Recognizing the gender dimensions inherent in water accessibility, we expanded our recruitment efforts beyond the Makals and recruited 17 women as community data stewards. The decision to involve women stems from an understanding of their contributions and the harsh realities they endure in search for water, such as trekking long distances at the risk of wild animal attacks or potential gender-based violence. By incorporating women as community data stewards, the Accelerator Lab’s aim was to encourage women’s participation in decision-making processes and increase awareness of gender-specific challenges, such as the alarming trend of young girls dropping out of school during drought in pursuit of water.

Photo 10: Zeynab, a community data steward capturing attributes of a borehole by interviewing officials of the water users committee. Photo credit Michael Kibuku

The role of community data stewards

The community data stewards, have contributed to mapping 1,062 water points and 703 social amenities. The data generated has so far informed the development of the draft county irrigation policy and will be useful in the development of the county water masterplan. The data stewards have also surfaced indigenous and local wisdom to water sources and water purification solutions.

Beyond water-related initiatives, data stewards have been actively involved in paid projects initiated by other actors in the county such as energy mapping, post-distribution monitoring, and mapping farmers. By identifying community needs and presenting them to relevant actors for resolution, the communities now regard the data stewards as a trusted liaison to the county government and other stakeholders. Their impact is tangible, bridging the gap between data and development. As a direct outcome of their efforts, the communicated data stewards have collaborated with stakeholders such as the Kenya Red Cross, utilizing the data gathered on unclean water sources. Consequently, the data stewards sourced and distributed water purification tablets to 100 households, notably improving access to clean drinking water.

One of the key contributors to the rise of community data stewards was the comprehensive training framework, notably the collaborative design (co-design) sessions. These sessions brought together a diverse set of partners, including government officials, academia, civil society actors, and, most importantly, community members. The synergy created by this multidisciplinary collaboration equipped the emerging data stewards with essential skills and fostered a shared understanding of the purpose behind their data collection efforts. By engaging in meaningful dialogue with various stakeholders, including those directly affected by the data, the training sessions ensured that the community data stewards grasped the significance of their role in shaping sustainable development. Technology also played a part in greatly expanding the possibilities of networking among large groups. Engagement of the community data stewards was maintained by tapping into existing communication channels on WhatsApp. This platform which has representatives from the national and county government, CSOs, academia and community has been a channel for providing real-time, vital feedback to state decision makers as well as seeking solutions to challenges on the ground thus acting as a citizen-sensor network. Such social capital has also been instrumental in helping the data stewards grow in their role.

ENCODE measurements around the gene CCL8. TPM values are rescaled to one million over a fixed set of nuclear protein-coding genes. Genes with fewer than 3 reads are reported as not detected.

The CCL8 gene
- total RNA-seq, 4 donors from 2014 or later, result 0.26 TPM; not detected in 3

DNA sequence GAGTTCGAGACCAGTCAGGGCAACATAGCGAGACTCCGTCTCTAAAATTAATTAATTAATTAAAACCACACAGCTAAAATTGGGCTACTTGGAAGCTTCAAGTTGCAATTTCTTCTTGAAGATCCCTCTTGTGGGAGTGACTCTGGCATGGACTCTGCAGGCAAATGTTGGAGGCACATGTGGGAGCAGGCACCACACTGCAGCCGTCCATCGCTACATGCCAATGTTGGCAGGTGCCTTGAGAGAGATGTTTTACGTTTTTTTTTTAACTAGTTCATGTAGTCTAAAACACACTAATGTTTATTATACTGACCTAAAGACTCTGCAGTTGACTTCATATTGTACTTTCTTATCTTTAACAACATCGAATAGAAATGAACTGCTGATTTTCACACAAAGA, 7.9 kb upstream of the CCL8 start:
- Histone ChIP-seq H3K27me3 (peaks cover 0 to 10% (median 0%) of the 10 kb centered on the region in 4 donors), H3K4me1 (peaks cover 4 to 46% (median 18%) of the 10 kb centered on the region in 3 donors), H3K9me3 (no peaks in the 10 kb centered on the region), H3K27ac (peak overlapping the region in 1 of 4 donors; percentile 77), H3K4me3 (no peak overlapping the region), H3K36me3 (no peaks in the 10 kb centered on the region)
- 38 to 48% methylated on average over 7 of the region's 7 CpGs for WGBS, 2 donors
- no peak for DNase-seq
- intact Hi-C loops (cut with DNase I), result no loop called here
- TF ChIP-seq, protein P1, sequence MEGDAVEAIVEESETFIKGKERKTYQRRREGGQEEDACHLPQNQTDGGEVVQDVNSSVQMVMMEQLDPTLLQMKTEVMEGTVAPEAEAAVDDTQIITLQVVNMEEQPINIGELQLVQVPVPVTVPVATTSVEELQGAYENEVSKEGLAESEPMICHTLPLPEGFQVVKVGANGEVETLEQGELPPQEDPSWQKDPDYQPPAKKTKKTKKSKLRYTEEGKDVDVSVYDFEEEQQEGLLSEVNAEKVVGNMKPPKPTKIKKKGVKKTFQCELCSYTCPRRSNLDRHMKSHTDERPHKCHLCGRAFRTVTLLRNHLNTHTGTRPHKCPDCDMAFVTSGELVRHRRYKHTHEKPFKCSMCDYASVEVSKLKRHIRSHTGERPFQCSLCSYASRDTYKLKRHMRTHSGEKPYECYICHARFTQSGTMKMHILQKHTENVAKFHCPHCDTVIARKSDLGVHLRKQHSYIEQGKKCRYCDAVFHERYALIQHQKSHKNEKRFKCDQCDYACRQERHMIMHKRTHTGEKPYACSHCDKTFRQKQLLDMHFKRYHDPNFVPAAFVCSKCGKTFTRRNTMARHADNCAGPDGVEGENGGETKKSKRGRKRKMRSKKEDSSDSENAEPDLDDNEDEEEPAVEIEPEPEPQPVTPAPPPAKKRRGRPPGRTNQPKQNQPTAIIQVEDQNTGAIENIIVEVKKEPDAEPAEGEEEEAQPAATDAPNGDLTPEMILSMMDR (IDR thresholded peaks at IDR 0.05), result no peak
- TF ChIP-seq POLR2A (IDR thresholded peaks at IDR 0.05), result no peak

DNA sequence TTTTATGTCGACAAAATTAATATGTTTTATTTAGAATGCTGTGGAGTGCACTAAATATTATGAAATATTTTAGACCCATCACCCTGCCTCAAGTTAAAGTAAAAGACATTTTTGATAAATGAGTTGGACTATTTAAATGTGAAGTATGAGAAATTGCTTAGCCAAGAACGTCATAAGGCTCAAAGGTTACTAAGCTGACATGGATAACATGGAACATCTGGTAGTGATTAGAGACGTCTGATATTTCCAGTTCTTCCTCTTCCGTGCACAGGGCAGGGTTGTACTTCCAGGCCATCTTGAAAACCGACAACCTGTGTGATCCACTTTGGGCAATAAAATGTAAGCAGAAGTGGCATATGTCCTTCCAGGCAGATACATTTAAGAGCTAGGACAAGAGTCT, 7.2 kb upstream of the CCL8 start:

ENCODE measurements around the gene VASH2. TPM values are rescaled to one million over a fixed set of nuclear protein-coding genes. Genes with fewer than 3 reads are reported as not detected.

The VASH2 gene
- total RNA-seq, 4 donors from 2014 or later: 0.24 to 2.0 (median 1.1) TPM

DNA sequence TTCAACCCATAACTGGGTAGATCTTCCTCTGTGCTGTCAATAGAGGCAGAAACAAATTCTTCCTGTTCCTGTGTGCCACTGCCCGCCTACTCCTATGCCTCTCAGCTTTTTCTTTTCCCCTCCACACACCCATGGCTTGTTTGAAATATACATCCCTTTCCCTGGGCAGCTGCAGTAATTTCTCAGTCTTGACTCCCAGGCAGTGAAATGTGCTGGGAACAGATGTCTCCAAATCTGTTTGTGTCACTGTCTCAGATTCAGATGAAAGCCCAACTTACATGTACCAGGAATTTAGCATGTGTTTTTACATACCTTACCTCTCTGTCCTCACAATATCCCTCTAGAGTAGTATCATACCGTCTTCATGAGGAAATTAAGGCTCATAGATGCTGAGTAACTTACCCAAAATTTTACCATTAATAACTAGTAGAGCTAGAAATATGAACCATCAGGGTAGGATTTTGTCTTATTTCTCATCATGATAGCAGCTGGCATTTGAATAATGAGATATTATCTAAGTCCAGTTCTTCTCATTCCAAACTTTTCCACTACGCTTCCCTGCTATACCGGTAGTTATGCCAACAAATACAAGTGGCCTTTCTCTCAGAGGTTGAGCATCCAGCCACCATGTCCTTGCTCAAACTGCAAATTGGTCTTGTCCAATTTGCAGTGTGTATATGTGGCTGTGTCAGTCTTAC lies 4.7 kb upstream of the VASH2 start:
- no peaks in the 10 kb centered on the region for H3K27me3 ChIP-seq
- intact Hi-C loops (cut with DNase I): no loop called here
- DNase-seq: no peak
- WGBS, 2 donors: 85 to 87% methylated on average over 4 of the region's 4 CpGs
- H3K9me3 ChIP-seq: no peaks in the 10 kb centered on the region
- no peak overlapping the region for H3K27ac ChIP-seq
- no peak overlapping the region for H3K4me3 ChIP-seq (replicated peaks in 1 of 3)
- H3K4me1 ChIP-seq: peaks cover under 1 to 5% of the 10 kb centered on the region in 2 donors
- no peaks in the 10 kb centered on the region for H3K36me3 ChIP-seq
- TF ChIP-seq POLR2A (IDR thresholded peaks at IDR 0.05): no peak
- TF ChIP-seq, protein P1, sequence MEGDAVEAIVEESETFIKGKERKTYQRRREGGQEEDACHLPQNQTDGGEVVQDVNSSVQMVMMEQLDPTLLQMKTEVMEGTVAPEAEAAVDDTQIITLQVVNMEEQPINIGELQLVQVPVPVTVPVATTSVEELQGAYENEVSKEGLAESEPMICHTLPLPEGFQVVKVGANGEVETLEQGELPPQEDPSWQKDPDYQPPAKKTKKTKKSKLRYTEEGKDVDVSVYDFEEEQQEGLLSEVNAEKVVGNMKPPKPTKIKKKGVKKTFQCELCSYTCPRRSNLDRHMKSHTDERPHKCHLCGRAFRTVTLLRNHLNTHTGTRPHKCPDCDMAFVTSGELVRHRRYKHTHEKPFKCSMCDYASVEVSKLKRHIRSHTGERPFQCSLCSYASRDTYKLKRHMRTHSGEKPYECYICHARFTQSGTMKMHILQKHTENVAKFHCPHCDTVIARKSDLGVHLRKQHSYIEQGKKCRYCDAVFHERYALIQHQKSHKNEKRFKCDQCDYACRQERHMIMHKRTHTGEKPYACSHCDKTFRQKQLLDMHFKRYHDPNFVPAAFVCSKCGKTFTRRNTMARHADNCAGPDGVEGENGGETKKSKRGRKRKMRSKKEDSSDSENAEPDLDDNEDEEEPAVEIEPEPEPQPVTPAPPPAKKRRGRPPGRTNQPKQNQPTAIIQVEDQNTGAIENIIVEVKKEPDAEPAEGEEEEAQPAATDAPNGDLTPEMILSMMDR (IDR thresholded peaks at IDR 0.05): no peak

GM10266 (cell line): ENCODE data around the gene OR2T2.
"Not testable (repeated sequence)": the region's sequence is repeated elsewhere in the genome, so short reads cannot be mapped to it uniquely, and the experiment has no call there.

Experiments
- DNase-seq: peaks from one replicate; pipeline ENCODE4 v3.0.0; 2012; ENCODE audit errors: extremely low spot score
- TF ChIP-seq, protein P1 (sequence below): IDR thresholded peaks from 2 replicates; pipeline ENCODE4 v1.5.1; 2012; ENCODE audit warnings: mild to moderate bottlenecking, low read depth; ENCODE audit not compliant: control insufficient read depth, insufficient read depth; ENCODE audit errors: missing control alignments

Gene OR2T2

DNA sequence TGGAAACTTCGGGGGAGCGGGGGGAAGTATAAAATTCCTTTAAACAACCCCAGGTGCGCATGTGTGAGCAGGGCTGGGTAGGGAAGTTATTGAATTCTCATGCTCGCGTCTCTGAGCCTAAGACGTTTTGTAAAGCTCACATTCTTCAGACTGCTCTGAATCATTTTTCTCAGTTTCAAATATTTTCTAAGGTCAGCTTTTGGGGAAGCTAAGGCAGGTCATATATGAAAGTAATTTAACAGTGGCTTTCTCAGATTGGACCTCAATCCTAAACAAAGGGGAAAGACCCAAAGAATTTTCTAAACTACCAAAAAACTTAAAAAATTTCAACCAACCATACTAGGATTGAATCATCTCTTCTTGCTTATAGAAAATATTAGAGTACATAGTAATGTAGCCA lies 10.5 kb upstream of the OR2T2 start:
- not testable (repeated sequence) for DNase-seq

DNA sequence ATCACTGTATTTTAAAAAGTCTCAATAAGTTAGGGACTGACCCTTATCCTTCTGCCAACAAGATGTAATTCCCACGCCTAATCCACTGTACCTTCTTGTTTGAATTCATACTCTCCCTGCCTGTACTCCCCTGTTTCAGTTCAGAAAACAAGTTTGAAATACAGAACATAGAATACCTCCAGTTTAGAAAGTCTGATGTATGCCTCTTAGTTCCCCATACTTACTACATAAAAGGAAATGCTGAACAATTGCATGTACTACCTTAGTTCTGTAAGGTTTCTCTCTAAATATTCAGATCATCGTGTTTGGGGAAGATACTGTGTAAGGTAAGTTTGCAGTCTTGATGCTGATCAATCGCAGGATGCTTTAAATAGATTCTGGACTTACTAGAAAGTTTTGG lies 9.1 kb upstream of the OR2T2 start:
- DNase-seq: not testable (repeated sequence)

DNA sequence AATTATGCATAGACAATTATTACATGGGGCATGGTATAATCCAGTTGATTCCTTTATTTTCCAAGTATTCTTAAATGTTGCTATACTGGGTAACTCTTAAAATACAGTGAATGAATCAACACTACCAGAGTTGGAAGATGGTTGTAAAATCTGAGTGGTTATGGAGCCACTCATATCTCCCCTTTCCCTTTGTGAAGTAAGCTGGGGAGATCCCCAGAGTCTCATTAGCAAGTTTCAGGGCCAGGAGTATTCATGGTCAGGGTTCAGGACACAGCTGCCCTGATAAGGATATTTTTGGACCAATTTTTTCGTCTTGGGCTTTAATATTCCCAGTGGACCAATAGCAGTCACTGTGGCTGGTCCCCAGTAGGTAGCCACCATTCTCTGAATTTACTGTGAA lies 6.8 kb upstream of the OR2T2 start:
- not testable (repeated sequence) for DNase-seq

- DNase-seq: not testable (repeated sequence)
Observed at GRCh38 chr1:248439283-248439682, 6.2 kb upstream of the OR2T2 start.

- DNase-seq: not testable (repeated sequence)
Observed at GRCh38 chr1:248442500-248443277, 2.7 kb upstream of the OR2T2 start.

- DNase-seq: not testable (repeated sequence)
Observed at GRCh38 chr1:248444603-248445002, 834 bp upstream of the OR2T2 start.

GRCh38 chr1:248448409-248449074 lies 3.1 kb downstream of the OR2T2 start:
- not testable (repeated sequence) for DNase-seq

Photo 11: A WhatsApp screengrab detailing the role played by the community data stewards in articulating community needs during a public participation forum
Photo 12: A Focus Group Discussion (FGD) in Nanighi village guided by a female community data steward. Photo credit Michael Kibuku

Towards professionalized data stewardship

The success in the CI initiative’s second test phase prompts reflection on professionalizing data stewardship in development. The community data steward can be envisioned as an important — and new — link in the data value chain, the first point of contact for data inquiries within communities, discipline-agnostic ambassadors of open data, and essential bridges between stakeholders and communities. This could be one way to address questions of power imbalance in the data economy.

Photo 13: A community data steward with one of the electric motorcycles provided by UNDP to tackle logistical challenges. Photo credit Michael Kibuku

Considering the pivotal role played by training in nurturing community data stewards, there is a forward-looking imperative to acknowledge the rapid strides in cutting-edge digital technologies, such as big data. As we advance, there emerges a pressing need to empower young individuals within communities with comprehensive data fluency skills, encompassing proficiency in frontier technologies. This will ensure that communities are not only adept at collecting and utilizing data but also well-versed in harnessing the potential of emerging technologies thus creating a generation of data-savvy community members capable of navigating the evolving landscape of digital tools.

Traditional monitoring, evaluation, and learning (MEL) can be one-sided and extractive in how information and findings are shared and used, including not sharing back learnings or findings with individuals and community members. The emergence of community data stewards marks a paradigm shift in data collection and utilization, placing communities at the forefront of their own development. This model not only addresses the challenges of up-to-date data and feedback but also empowers citizens to accelerate their development by actively contributing to decision-making processes. It is a call to action for other development agencies, including the government, to embrace and adopt this inclusive approach for a more sustainable and community-driven future.

Photo 14: Bocha, a community data steward sharing with participants how they manage their community water pan. Photo credit Michael Kibuku

Authored by Victor Apollo — Head of Solutions Mapping at the UNDP Accelerator Lab

Victor Apollo is the Head of Solutions Mapping at the UNDP Accelerator Lab in Kenya. In this role, he is responsible for leading lab efforts in deep community immersion to explore, document, and increase understanding on emerging methods of tapping into bottom-up solutions related to sustainable development. Furthermore, he is tasked with designing specific field research and participatory methods to focus on the most vulnerable populations and those not usually engaged in public policy debates on development methods.

The views expressed in this post are those of the author and in no way reflect those of UNDP.




In #Kenya, UNDP works with the Government and communities towards inclusive and sustainable socio-economic and human development. https://www.ke.undp